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DNA link to deprived city residents

New research has shown that the health of the most deprived Glaswegians could be impaired before they are even born.

Scientists have discovered that Glasgow's most deprived residents are more likely to have an increased chance of developing diabetes and cardiovascular disease later in life as part of their DNA, than their more affluent counterparts.

Experts from Glasgow University's College of Medical, Veterinary and Life Sciences and the Glasgow Centre for Population Health examined blood samples of 239 people and found significant differences in levels of methylation in the DNA of people from different ends of the socio-economic spectrum.

DNA methylation is a natural process which controls gene expression. The majority of this methylation content is fixed for life in humans from just a few weeks after conception as the structure of the body and organs is formed.

Lower levels of methylation can impair the process which ensures that the body's cells express only the genes they are supposed to so that the body works correctly and remains healthy.

Research leader Dr Paul Shiels, senior lecturer in epigenetics at Glasgow University, said: "The scale of health inequalities in Greater Glasgow has been widely reported and in this study we wanted to examine whether there is an epigenetic contribution to the inequality, which would help explain why people on the lower end of the socio-economic spectrum are more likely to be predisposed to a number of common health issues.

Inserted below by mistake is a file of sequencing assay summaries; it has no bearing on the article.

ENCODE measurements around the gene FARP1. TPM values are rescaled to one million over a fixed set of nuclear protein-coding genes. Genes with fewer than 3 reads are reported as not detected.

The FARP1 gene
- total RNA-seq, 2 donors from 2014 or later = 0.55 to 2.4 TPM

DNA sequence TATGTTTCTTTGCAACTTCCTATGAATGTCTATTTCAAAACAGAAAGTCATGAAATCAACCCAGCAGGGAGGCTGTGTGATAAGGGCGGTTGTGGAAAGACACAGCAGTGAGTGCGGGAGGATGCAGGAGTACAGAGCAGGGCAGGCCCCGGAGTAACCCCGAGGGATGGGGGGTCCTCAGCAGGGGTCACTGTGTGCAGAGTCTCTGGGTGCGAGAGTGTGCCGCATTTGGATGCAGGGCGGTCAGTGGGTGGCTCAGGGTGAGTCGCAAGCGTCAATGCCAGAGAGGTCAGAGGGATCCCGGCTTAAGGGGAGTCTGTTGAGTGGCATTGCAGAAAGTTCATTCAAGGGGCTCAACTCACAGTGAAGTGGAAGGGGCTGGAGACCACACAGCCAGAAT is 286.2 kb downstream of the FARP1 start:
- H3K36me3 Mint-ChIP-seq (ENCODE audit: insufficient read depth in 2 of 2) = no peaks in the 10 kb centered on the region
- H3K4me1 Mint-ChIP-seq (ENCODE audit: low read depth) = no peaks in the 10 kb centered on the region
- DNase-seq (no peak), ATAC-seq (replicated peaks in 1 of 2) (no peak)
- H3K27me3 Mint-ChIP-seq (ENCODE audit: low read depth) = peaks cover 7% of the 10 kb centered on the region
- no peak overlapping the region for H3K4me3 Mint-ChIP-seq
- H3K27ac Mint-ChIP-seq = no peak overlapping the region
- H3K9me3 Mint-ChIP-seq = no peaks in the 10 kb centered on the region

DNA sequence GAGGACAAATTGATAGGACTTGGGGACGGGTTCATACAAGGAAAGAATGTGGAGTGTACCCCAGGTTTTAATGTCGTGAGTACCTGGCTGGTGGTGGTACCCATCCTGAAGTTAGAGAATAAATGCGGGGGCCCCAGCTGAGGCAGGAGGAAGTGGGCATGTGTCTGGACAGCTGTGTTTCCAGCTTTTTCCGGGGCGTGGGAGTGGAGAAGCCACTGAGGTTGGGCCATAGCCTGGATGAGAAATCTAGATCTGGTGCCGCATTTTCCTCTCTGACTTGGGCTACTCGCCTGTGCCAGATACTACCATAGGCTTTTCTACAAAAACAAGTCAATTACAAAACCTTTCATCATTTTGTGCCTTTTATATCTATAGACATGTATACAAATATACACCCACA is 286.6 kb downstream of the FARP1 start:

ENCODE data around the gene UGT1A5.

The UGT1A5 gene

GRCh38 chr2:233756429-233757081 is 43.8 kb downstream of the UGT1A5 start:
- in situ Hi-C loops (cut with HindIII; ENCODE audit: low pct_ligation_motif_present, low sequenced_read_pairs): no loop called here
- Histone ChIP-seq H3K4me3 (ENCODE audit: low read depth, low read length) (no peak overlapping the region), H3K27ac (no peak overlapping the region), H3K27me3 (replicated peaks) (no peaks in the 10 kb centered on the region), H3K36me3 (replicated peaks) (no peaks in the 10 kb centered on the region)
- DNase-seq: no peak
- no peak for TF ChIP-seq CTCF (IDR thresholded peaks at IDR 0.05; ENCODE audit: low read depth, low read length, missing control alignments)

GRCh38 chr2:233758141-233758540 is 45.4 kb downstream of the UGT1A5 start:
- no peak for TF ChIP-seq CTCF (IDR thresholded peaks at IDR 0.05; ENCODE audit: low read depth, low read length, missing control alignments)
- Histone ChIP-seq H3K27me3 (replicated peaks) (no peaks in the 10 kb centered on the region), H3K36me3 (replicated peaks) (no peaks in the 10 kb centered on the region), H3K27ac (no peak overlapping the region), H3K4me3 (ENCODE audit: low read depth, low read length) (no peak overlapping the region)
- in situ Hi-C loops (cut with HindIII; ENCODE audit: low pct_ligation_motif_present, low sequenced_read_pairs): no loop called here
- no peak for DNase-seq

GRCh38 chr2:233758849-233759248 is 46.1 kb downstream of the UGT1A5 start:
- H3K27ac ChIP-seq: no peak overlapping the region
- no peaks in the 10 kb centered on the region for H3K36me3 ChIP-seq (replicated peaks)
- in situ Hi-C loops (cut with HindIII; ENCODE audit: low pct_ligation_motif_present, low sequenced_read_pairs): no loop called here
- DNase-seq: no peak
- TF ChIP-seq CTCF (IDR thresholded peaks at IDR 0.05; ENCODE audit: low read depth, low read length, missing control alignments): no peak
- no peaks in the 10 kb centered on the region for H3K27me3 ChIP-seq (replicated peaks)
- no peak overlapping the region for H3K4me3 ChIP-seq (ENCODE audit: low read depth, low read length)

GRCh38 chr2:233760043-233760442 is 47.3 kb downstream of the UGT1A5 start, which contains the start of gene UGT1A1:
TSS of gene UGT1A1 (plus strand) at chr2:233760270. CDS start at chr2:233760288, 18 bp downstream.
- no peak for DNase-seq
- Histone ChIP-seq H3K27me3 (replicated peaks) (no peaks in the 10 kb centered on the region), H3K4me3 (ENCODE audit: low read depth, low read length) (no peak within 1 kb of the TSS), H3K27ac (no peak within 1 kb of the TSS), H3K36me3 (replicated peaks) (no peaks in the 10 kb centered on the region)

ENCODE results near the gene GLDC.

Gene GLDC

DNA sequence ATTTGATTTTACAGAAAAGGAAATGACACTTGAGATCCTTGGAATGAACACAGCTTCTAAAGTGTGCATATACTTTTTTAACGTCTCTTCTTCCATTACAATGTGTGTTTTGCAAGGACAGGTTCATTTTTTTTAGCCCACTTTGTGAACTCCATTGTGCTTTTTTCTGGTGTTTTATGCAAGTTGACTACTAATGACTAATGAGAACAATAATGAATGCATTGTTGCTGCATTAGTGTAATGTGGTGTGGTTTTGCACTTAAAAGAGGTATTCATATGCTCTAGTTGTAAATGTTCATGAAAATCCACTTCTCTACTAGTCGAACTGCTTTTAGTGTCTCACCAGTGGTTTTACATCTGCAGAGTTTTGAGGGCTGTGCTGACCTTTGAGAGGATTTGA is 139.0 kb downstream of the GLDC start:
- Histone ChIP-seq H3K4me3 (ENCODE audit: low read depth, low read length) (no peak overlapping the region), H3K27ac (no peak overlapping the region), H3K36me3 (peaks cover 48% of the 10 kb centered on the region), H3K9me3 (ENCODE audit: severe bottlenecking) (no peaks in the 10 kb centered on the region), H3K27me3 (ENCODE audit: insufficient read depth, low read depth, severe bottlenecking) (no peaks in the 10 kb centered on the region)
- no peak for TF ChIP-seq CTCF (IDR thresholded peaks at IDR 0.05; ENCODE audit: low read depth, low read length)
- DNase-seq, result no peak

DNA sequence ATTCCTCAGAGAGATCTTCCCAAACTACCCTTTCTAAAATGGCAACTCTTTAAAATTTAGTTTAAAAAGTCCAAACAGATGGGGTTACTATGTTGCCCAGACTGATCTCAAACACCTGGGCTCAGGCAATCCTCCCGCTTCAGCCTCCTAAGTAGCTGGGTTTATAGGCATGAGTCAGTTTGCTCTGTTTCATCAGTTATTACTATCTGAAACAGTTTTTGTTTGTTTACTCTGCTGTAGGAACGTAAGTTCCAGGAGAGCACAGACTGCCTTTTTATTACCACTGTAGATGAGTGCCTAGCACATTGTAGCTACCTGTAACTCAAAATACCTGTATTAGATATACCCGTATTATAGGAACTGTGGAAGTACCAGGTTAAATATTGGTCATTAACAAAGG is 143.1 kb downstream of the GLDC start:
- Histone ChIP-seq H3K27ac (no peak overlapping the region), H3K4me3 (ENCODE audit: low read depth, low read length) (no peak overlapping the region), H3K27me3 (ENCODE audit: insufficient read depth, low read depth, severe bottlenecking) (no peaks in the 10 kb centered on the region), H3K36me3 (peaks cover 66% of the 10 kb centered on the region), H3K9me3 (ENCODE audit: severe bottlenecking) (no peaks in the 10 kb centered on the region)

"We found that levels of DNA methylation were significantly lower in the samples from the most deprived areas than they were in those from the least deprived, and those samples also showed signs of an elevated risk of cardiovascular disease."

He added: "Methylation levels decline throughout everyone's life as part of the natural process of ageing and can be slightly affected in adulthood by external factors such as diet, stress and lifestyle.

"Those external factors have a much greater effect on babies developing in the womb, affecting the enzymes which allow DNA methylation to occur, so it's very likely that the significantly lower levels of methylation we're seeing in the most deprived areas of the city are set before birth.

"It's a significant finding and may provide part of the explanation as to why many Glaswegians suffer such poor health in comparison to people in other cities in the UK and across Europe."

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